President Donald Trump is getting some Republican pushback on his Commerce Department's decision to strike a deal with Chinese Telecom ZTE after Commerce had banned U.S. exports to the company as a sanction for noncompliance with an earlier settlement.
ZTE had violated the terms of its settlement agreement with the U.S. over illegally shipping telecom equipment to Iran and North Korea and as a result U.S. companies were banned from supplying it with technology--like chips--that ZTE needed as a penalty.
The President had tweeted that Commerce would be trying to help ZTE after China's president had opined about the loss of Chinese jobs the ban would mean--ZTE had
also shuttered its operations.
But in response to the deal Commerce said it had struck, including a billion-dollar fine, a new board and executives, and U.S. monitoring, House Small Business Committee chairman Rep. Steve Chabot (R-Ohio) said Friday (June 8) the Administration move was shortsighted.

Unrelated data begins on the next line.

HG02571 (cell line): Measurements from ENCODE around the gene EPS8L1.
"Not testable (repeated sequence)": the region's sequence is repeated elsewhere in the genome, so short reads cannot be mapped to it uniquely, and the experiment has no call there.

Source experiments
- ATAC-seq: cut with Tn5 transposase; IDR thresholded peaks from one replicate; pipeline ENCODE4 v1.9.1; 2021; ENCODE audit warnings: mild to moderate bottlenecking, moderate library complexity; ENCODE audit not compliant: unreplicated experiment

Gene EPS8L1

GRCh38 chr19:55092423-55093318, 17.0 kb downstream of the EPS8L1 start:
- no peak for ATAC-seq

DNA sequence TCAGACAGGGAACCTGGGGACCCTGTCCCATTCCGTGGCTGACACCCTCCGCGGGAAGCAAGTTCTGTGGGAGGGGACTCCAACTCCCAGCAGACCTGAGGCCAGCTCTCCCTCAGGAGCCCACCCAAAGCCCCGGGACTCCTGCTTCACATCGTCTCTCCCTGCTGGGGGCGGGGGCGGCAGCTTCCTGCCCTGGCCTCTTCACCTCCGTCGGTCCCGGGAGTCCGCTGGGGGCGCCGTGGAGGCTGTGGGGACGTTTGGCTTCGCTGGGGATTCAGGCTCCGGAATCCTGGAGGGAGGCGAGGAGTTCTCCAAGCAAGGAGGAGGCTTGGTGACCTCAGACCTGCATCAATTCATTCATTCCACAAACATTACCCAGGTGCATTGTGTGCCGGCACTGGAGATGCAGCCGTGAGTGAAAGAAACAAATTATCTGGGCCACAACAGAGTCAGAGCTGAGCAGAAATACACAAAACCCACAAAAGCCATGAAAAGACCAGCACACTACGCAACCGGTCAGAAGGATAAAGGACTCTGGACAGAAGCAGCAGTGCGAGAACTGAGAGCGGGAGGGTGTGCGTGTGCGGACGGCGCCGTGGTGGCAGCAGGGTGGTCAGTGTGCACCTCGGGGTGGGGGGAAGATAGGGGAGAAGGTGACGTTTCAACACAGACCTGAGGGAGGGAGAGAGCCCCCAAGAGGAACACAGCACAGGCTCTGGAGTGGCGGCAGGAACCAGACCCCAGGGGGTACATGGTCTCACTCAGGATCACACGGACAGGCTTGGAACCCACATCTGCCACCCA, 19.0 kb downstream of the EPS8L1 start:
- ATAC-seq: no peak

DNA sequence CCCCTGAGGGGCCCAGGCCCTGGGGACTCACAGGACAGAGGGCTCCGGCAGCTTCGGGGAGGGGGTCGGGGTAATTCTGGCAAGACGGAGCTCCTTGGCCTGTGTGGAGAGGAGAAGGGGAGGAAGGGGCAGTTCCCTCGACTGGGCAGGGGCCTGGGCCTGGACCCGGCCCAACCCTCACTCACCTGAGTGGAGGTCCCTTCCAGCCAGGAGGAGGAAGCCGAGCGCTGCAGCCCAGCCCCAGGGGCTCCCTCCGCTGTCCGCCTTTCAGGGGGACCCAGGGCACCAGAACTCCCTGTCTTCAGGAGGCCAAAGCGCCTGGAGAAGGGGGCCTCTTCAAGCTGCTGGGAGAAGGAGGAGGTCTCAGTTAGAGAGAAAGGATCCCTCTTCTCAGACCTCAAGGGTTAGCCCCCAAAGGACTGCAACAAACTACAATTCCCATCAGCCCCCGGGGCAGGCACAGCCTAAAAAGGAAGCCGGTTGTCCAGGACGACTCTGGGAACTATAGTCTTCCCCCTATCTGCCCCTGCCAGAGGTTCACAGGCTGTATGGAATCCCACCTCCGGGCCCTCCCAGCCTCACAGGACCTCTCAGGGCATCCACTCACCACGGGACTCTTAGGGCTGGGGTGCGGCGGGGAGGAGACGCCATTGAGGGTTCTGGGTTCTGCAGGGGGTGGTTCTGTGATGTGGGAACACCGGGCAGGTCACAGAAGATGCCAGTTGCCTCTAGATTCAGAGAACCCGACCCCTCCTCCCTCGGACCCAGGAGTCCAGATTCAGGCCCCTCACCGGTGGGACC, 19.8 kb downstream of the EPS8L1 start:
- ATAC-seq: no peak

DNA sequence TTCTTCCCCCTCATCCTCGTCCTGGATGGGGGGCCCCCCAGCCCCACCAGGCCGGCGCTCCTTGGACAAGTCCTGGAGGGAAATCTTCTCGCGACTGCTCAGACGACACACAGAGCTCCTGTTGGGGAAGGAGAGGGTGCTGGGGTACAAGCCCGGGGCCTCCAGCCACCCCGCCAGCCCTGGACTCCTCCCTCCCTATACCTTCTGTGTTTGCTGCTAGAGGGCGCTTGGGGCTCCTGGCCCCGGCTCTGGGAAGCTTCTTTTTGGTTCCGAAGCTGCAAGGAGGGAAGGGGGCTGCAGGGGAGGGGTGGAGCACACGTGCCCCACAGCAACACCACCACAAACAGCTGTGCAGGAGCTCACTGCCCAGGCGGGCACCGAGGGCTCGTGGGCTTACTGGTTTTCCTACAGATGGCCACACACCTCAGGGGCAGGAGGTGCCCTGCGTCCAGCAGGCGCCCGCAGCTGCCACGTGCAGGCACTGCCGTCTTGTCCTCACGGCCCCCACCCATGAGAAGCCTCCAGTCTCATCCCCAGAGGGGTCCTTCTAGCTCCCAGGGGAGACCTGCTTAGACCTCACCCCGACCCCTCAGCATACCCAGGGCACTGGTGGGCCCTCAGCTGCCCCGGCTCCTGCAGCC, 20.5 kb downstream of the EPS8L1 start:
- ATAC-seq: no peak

“The President’s instincts on the threat that ZTE poses to American small businesses and our country have been correct from the start—ZTE is a nefarious actor that seeks to undermine our national security," he said in a statement e-mailed to B&C/Multichannel News. "It is my hope that the President and Secretary [Wilbur] Ross will continue to apply as much pressure as possible on ZTE. We must not let ZTE off the hook for continually lying to US officials. ZTE has subverted U.S. law more than once and I believe will do it again. To think that any new deal is going to change ZTE’s intentions is shortsighted. The Administration should stick to its guns."
ZTE products--it makes phones and tables as well as servers and network equipment--have been banned from U.S. bases, Congress is considering legislation that would prevent government money to be spent on ZTE technology, and the FCC is considering preventing any Universal Service Fund subsidies to be used to buy ZTE equipment.
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